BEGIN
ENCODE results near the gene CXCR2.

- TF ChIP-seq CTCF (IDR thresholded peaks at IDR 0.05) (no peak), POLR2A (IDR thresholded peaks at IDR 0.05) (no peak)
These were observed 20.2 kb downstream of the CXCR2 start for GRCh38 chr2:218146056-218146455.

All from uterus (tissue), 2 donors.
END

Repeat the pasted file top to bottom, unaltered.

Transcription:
ENCODE results near the gene CXCR2.

- TF ChIP-seq CTCF (IDR thresholded peaks at IDR 0.05) (no peak), POLR2A (IDR thresholded peaks at IDR 0.05) (no peak)
These were observed 20.2 kb downstream of the CXCR2 start for GRCh38 chr2:218146056-218146455.

All from uterus (tissue), 2 donors.